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William Carroll, one of the most subtle Thomists currently thinking about science, metaphysics, and faith, has put up a characteristically clear and lucid analysis of Stephen Hawking’s claim that modern physics has shown that we don’t need God to get the universe going.

As Carroll observes, “Many cosmologists who now routinely speak of what happened “before the Big Bang” think that to reject some original Big Bang is to eliminate the need for a Creator.”

But what does it mean to create? Carroll continues: “They deny the need for a Creator because they think that “to be created” means to have a temporal beginning. In such a scenario, accepting or rejecting a Creator is tied to accepting or to explaining away an original Big Bang.”

Hawking makes exactly this assumption. “You might remember,” writes Carroll, “Hawking’s famous rhetorical question: ‘So long as the universe had a beginning, we could suppose it had a creator. But if the universe is really completely self-contained, having no boundary or edge, it would have neither beginning nor end: it would simply be. What place, then, for a creator?’” The problem, Carroll notes, is a conceptual mistake. “Creation, as a metaphysical notion,” Carroll points out, “affirms that all that is, in whatever way or ways it is, depends upon God as cause.” This differs from the usual meaning we give to creation, which involves shaping or altering or initating something.

The natural sciences seek to explain these kinds of alterations or creations. They as their subject, Caroll continues, “the world of changing things: from subatomic particles to acorns to galaxies. Whenever there is a change there must be something that changes. Whether these changes are biological or cosmological, without beginning or end, or temporally finite, they remain processes.”

As do all scientists, Hawking thinks in terms of processes governed by the laws of physics. He points out, for example, that the laws of physics make it possible for the universe to initiate itself, and for it to have no boundary or edge.

But at a conceptual level this way of thinking is quite different from the usual way that theologians and philosophers approach the question. Creation, in the metaphysical sense of the word, Carrol observes, “is the radical causing of the whole existence of whatever exists. Creation is not a change. To cause completely something to exist is not to produce a change in something, is not to work on or with some existing material. When God’s creative act is said to be “out of nothing,” what is meant is that God does not use anything in creating all that is: it does not mean that there is a change from “nothing” to ‘something.’”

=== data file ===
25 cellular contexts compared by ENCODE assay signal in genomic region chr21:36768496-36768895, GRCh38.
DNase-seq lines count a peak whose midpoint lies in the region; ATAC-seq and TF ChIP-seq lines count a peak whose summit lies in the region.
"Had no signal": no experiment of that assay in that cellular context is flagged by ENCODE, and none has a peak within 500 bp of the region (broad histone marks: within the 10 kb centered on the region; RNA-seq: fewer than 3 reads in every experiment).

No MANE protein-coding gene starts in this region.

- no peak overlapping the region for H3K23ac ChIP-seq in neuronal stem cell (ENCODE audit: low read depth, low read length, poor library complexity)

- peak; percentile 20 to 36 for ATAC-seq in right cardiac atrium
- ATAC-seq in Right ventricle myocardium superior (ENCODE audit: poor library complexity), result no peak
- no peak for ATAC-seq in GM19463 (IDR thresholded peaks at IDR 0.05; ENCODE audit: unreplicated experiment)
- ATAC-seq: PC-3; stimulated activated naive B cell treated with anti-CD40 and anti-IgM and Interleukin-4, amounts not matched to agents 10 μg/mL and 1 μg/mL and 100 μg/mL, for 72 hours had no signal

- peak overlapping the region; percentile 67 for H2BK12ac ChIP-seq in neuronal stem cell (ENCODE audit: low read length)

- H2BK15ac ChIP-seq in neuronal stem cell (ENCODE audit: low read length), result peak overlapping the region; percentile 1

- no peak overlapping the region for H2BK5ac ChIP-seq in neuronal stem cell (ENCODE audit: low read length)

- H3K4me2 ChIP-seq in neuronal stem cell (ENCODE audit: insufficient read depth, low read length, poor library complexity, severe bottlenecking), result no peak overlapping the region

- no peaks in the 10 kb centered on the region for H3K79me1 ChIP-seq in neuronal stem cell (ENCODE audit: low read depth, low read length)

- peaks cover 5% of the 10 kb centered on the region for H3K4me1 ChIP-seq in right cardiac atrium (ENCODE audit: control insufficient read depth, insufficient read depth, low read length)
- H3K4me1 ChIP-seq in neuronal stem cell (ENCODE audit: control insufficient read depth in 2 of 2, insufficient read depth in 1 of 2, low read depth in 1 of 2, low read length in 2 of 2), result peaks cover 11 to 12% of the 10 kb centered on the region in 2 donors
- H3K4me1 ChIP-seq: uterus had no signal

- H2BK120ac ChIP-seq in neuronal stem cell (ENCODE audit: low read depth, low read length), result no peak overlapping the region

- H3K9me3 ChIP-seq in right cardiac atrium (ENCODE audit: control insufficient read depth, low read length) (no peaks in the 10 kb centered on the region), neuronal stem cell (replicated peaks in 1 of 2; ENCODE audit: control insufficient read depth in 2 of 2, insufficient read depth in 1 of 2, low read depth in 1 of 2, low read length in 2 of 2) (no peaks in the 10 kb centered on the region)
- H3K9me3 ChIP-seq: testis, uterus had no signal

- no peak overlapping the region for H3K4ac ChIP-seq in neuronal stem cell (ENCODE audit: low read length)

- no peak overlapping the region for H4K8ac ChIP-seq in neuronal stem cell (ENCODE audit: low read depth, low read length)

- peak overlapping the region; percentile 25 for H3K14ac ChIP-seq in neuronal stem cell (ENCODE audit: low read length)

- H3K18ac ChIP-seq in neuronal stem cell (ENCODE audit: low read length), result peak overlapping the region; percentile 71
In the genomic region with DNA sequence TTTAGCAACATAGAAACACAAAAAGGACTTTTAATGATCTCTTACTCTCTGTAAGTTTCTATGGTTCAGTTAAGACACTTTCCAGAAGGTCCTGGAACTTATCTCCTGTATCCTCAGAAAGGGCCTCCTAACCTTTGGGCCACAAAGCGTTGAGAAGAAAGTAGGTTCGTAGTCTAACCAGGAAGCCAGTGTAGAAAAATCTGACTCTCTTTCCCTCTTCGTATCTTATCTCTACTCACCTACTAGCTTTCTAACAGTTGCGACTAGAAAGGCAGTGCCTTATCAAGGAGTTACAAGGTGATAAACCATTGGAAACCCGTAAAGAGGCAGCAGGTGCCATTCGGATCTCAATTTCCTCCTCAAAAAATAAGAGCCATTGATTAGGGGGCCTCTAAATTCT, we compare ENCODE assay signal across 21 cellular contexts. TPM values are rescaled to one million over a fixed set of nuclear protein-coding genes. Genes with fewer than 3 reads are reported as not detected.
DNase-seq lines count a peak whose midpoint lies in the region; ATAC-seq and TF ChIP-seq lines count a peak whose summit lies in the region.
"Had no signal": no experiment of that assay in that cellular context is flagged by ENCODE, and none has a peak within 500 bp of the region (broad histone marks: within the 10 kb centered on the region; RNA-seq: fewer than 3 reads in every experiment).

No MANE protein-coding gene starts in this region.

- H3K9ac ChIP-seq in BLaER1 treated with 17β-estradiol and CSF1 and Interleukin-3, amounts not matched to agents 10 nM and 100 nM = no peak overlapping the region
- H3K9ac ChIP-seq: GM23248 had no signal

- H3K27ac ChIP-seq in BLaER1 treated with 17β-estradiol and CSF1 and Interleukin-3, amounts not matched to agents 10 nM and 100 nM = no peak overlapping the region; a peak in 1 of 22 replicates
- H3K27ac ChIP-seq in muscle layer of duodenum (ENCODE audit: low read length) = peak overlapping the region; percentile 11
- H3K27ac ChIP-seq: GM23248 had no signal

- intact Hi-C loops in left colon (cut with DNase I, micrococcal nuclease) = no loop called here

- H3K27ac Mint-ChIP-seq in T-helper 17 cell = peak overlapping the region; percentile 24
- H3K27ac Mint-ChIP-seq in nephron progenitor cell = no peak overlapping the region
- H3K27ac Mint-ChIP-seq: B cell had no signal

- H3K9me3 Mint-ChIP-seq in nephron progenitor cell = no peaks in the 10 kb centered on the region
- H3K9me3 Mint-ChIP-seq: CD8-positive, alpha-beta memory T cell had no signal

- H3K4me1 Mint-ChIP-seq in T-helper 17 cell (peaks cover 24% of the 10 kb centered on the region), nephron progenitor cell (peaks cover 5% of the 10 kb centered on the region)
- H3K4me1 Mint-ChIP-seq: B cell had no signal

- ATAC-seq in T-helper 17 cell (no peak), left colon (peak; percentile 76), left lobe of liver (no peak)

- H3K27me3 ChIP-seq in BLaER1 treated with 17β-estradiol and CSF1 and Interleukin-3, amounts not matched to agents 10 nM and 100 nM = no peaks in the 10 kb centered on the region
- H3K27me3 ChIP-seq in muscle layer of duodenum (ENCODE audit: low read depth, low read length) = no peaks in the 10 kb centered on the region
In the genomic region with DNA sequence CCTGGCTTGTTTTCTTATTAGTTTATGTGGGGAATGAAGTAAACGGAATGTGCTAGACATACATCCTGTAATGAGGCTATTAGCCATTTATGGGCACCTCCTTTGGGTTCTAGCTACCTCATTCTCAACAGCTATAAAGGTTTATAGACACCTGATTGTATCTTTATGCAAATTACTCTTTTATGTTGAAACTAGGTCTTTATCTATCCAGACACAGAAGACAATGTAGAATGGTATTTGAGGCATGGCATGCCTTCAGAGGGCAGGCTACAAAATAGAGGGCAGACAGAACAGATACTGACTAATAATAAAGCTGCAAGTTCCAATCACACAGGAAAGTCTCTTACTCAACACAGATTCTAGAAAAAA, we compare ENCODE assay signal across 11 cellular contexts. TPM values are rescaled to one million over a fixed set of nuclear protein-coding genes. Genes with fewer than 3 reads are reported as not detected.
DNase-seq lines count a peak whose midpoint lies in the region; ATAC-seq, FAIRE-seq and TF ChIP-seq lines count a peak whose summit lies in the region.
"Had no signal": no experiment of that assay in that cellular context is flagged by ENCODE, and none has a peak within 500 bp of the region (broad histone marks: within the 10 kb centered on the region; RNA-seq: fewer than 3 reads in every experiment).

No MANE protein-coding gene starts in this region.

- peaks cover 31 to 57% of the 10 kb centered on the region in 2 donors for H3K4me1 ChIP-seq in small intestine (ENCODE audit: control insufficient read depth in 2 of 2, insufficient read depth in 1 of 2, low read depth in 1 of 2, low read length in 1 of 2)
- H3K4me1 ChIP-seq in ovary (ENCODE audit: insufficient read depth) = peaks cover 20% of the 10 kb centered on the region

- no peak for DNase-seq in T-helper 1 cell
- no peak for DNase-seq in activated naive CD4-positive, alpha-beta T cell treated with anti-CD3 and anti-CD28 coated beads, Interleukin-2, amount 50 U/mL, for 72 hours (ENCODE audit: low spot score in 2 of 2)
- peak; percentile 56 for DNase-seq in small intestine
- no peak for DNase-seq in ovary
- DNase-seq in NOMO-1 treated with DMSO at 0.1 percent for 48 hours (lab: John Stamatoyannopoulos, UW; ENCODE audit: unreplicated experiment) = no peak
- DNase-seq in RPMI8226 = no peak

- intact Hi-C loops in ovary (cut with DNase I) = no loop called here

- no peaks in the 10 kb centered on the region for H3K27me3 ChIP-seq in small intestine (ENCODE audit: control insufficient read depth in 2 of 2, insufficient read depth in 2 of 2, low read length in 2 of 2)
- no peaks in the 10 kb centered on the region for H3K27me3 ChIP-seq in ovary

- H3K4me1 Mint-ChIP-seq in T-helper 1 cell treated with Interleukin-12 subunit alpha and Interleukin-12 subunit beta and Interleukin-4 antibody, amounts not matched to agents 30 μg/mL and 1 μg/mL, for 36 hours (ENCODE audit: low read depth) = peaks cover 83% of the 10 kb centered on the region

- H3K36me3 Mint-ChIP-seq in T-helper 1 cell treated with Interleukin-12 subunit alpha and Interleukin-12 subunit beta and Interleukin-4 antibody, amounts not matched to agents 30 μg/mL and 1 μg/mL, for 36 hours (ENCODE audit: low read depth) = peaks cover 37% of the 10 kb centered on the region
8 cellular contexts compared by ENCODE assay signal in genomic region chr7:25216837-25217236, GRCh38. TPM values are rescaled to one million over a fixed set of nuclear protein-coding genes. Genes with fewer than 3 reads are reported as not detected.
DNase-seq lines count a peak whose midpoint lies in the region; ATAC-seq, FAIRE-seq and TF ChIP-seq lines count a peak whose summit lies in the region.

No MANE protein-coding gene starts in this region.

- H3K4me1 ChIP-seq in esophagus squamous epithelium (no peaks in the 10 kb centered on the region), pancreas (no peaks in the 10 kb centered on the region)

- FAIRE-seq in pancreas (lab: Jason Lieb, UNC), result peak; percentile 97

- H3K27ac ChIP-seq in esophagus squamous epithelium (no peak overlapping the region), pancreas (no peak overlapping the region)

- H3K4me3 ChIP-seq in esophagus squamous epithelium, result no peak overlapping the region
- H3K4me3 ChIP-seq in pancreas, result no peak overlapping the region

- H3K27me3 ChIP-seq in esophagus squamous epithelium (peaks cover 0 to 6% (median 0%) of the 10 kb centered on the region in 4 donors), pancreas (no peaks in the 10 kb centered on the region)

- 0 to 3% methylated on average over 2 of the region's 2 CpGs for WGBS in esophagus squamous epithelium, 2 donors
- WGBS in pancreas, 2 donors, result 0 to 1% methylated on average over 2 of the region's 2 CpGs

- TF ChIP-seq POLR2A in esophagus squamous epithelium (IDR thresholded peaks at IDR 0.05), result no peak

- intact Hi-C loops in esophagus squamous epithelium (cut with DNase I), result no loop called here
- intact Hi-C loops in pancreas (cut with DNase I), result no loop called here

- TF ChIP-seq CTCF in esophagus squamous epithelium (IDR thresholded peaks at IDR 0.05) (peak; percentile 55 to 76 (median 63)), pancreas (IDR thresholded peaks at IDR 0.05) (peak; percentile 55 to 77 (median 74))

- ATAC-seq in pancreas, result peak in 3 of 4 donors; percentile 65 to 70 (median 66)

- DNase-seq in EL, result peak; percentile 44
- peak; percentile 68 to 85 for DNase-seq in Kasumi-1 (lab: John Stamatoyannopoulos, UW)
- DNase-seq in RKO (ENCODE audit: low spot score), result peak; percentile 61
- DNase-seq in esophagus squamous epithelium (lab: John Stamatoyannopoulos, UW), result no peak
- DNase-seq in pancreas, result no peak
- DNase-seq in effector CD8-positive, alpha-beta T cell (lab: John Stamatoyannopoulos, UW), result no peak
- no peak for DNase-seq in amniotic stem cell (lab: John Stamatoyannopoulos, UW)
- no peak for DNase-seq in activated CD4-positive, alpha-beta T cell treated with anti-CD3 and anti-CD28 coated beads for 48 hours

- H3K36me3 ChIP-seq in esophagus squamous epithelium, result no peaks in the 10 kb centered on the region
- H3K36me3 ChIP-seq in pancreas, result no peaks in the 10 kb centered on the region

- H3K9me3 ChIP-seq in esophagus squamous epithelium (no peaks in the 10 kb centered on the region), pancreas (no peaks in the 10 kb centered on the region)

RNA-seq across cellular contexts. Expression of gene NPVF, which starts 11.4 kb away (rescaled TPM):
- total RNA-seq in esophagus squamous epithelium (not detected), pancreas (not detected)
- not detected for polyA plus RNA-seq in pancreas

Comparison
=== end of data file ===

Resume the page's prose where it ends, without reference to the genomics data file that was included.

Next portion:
If we keep this distinction in mind—the distinction between a change of state, even a change from what physicists call “nothing” to the something of our present universe, and to be the source of existence as such—then we can see the error that Hawking makes. As Carroll points out, we “find Hawking telling us that it is not necessary ‘to invoke God . . . to set the Universe going.’ But creation does not mean ‘to set the Universe going’-as though some change occurred at a putative beginning. To deny such a change, as Hawking does, is not to deny creation.” The explanation of the difference between the two senses of “create” that Carroll gives ought to be clear to anyone. Indeed, I must admit that I when I read Hawkings’ précis of his book, The Grand Design , in the Weekend edition of the Wall Street Journal , I was flabbergast.

Hawking has a reputation for being very smart, but he seems to be invincibly ignorant when it comes to metaphysics.

And not just ignorant, but also intellectually irresponsible. Consider the opening lines: “According to Viking mythology, eclipses occur when two wolves, Skoll and Hati, catch the sun or moon. At the onset of an eclipse people would make lots of noise, hoping to scare the wolves away. After some time, people must have noticed that the eclipses ended regardless of whether they ran around banging on pots.”

Christian and Jewish theologies do not think that God “caused” the world by grabbing primeval matter and spinning it like a pot. On the contrary, the doctrine of creation out of nothing was formulated precisely to rule out mythological views of God’s power over finite reality. God is not bigger and better than everything else. God is entirely transcendent over and other than everything else.

Apparently, Stephen Hawking thinks it is unnecessary to inform himself about what Christians and Jews (and Muslims, for that matter, as well as various philosophical schools) actually think about God and creation. Robert Sokolowsi’s book, The God of Faith and Reason , is not obscure, inaccessible, or out of print, and within its pages an intelligent college freshman can come to grasp the logic of the classical doctrine of creation.

In the end, Hawking on theology reminds me of ill-informed fundamentalists and their efforts at creation “science.” There’s no actual interest in the a broad engagement with the challenges of understanding, just a mulish push to make what one already understands into the key for understanding everything else.

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